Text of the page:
It cannot take one decision to close this gap, though, given the expected impact on the economy by making credit exorbitantly costly; ii) The policy tightening by major central banks, which increases the risk of foreign currency outflows from developing and emerging market economies and which could put renewed pressure on the cedi; iii) The increase in the PR by as much as 250 basis points two months ago, an increase that may not have fully exerted its impact. Taking all of these factors together, it may be surmised that the PR should be raised by another 200 basis points to 19.0 percent. This will help narrow the gap with inflation and also ease, to some extent, the risk of foreign currency outflows.
The adjustment will also provide some assurance to the markets that the BoG is committed to addressing the resurging inflation. Anything less than this may be interpreted as a weak response, which may be concerning to the markets. The BoG must buttress its decision with an effective communication strategy to make its intentions clear so that the Bank can rally the markets behind the decision.
It has to be said that the above discussion is made in the context of the Inflation Targeting framework that BoG signed on to since 2007. The BoG’s BWI partners and the markets expect the Bank to play by the rules of the framework. According to the framework, PR adjustments affect inflation by raising the cost of credit and thereby reducing aggregate demand in the economy. It is known, however, that in the Ghanaian context, the transmission of the PR is constrained by an under-developed and less-responsive financial sector.
But even more important is the fact that Ghana has a long history of inflation with strong supply or cost undercurrents, in particular, food, fuel and the exchange rate. Therefore, as an essentially demand-management tool, the Inflation Targeting framework is less suited to Ghana’s type of inflation. It is more suited to mature economies where inflation tends to be more demand-driven.
I have argued previously—and repeat now—that in the Ghanaian context, a more comprehensive approach going beyond the Inflation Targeting framework is needed to stem inflation on a durable basis. In particular, BoG should engage with Government and relevant agencies to target directly the key sources of inflation pressures, in particular, fuel, food, transport and the exchange rate.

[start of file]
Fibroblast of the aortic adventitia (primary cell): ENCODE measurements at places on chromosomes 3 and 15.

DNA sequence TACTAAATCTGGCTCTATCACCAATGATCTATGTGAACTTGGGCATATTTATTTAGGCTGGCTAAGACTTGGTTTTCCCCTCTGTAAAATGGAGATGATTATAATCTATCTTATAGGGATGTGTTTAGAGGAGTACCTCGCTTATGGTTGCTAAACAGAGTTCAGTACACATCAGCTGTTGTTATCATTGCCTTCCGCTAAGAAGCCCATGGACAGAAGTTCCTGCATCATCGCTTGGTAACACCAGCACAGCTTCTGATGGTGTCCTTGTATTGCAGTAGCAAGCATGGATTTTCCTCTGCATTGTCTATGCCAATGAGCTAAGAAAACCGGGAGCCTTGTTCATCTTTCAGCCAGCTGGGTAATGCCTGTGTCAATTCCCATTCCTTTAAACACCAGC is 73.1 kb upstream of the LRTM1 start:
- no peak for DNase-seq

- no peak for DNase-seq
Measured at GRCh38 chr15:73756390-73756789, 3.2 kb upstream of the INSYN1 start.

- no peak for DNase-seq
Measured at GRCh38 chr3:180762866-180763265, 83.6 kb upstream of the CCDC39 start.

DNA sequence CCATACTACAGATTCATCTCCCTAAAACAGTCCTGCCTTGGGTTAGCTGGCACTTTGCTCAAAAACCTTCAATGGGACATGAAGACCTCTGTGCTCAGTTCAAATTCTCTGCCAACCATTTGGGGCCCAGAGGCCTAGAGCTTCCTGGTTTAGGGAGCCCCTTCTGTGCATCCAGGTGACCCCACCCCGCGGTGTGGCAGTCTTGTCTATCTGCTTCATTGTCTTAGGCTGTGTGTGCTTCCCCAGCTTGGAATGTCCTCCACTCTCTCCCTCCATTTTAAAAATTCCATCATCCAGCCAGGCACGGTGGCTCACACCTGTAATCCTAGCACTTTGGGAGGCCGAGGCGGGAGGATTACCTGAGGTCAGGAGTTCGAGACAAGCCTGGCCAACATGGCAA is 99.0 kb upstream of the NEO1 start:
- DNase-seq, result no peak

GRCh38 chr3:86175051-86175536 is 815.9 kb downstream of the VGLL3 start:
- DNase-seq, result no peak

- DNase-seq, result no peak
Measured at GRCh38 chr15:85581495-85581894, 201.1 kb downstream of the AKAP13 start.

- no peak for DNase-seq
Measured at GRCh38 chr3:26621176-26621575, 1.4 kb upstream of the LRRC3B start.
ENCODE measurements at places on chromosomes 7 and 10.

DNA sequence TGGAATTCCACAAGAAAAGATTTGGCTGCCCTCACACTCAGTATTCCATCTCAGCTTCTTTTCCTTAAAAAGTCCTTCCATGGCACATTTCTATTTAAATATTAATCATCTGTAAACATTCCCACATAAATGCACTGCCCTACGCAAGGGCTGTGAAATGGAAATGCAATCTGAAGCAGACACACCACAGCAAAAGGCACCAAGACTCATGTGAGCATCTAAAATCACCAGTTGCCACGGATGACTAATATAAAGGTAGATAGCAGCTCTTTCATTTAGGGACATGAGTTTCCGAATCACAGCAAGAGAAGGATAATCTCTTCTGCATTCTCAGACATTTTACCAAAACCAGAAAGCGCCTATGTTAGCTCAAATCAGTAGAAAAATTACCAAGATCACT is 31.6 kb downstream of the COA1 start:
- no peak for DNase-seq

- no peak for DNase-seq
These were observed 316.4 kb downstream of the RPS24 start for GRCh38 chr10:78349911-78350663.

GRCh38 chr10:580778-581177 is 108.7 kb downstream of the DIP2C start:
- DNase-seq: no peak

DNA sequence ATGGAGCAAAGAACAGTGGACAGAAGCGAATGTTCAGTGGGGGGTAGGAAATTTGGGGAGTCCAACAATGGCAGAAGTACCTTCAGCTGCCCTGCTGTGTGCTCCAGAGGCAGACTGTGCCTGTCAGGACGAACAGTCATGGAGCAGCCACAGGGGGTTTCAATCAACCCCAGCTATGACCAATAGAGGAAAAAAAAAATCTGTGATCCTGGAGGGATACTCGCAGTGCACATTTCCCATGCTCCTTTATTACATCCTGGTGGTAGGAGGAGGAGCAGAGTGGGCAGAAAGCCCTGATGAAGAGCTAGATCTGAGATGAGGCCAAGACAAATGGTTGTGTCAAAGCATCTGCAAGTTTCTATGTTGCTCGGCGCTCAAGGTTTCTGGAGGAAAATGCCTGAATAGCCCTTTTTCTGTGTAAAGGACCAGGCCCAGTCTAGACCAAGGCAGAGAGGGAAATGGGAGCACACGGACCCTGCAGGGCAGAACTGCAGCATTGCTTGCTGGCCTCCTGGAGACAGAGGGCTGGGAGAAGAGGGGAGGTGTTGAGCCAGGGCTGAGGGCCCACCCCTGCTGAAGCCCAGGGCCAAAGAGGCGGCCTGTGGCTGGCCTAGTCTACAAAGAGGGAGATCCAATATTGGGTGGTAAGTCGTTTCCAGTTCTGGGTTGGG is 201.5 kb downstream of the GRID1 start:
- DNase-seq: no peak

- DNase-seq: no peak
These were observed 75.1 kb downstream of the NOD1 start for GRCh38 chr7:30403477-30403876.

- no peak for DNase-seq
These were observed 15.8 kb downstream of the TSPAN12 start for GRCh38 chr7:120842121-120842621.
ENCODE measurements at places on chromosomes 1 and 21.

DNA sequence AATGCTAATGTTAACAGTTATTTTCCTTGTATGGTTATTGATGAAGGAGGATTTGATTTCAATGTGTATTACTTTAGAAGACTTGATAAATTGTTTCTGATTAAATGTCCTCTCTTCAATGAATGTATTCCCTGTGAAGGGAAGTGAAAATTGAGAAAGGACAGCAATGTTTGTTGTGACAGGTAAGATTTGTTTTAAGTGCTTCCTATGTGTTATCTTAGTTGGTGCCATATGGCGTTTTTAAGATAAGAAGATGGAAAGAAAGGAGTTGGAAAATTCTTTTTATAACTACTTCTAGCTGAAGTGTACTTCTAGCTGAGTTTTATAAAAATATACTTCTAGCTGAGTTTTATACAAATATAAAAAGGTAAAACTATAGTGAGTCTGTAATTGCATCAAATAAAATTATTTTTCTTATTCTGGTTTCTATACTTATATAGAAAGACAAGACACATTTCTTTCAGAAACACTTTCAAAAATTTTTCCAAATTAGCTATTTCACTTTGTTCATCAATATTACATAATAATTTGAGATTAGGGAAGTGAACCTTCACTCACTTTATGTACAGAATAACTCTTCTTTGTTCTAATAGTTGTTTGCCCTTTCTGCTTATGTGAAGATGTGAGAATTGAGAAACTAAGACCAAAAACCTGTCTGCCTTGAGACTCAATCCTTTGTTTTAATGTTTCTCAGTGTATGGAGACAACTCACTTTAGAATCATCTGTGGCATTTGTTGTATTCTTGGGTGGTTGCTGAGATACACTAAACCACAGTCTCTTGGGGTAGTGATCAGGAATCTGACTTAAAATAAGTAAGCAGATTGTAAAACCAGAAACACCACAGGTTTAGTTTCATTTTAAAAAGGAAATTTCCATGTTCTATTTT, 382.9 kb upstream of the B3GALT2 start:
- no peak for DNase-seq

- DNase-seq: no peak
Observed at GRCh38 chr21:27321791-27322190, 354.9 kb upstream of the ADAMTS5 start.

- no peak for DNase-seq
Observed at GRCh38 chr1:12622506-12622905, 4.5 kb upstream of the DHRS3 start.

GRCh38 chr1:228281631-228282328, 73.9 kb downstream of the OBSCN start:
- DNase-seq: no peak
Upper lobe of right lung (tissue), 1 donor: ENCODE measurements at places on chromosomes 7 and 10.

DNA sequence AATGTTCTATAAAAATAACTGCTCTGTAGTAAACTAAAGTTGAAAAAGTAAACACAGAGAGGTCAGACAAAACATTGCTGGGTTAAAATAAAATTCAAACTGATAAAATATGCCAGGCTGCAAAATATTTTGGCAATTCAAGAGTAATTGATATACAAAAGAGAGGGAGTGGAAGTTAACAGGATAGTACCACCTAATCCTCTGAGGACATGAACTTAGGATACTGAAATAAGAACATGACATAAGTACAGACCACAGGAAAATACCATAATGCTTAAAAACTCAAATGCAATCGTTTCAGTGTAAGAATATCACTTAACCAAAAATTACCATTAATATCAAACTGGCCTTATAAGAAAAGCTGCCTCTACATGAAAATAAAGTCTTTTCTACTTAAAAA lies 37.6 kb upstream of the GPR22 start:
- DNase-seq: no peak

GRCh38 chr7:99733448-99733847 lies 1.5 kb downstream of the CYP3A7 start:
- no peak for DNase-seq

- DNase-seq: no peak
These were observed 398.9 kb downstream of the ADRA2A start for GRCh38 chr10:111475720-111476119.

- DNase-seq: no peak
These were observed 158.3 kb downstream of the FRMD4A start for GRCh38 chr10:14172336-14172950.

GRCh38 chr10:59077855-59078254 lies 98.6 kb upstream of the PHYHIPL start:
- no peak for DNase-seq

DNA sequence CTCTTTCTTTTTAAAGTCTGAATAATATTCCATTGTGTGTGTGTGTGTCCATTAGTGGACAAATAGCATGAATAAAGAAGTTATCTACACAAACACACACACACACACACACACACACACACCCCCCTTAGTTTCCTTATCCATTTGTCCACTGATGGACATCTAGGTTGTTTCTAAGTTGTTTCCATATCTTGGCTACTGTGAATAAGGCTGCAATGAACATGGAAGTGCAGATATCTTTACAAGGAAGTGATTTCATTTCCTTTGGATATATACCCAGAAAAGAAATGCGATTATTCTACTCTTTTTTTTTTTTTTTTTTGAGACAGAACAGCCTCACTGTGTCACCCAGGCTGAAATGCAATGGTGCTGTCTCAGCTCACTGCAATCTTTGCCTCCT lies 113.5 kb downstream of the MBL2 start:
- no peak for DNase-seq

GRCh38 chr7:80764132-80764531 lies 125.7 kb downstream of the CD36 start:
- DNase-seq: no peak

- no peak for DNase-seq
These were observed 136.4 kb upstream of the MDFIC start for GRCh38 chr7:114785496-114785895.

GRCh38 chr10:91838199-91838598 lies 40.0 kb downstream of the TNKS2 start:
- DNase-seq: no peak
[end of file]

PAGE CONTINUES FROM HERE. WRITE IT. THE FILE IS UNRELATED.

The country should be prepared to mitigate oil price shocks that may occur due to geopolitical developments. This should require that BOST maintain strategic oil reserves that could be released to cushion pump prices in the midst of shocks. Government should also be ready to use some of its windfall earnings from higher oil prices to cushion domestic prices and also suspend or reduce some of the numerous fuel taxes and levies amidst oil shocks.
For food, it is necessary to increase production and ensure storage and preservation of excess produce especially during the peak seasons so that buffer stocks may be released to cushion prices amidst shocks and during the lean seasons. For transport, the public transport system should be improved and the availability of intra- and inter-city public transport increased.
The public transport system should be subsidised to cushion the masses that mainly use it. For the exchange rate, it is necessary to leverage capacities and opportunities for earning foreign exchange, including through greater processing of export commodities and increasing earnings from natural resources.
The institutional and legal framework regarding remittances should be reinforced to promote inflows from the Ghanaian diaspora. At the same time, demand for foreign exchange should be curtailed through policies that promote production of import substitutes domestically.
In addition to the supply or cost drivers of inflation, fiscally-fuelled demand is also an important driver. It is, therefore, important to institutionalise fiscal discipline, including through adherence to the Fiscal Responsibility Act that limits the deficit to 5 percent of GDP, so that the demand side of inflation can also be restrained.
It has to be said that, in principle, the Inflation Targeting framework may be relevant in dealing with second-round inflationary effects of initial supply or cost shocks. However, to be effective, these supply or cost shocks must be transient in nature. In the Ghanaian context, the supply or cost shocks are entrenched, thereby rendering the Inflation Targeting framework less effective in stemming our type of inflation.
That is the reason why there is a need for a comprehensive approach that includes direct targeting of the supply or cost elements. Strict reliance on the Inflation Targeting framework alone should be avoided, as that will remain a futile exercise in finding a lasting solution to Ghana’s inflation.
The writer is the Director of Research, IEA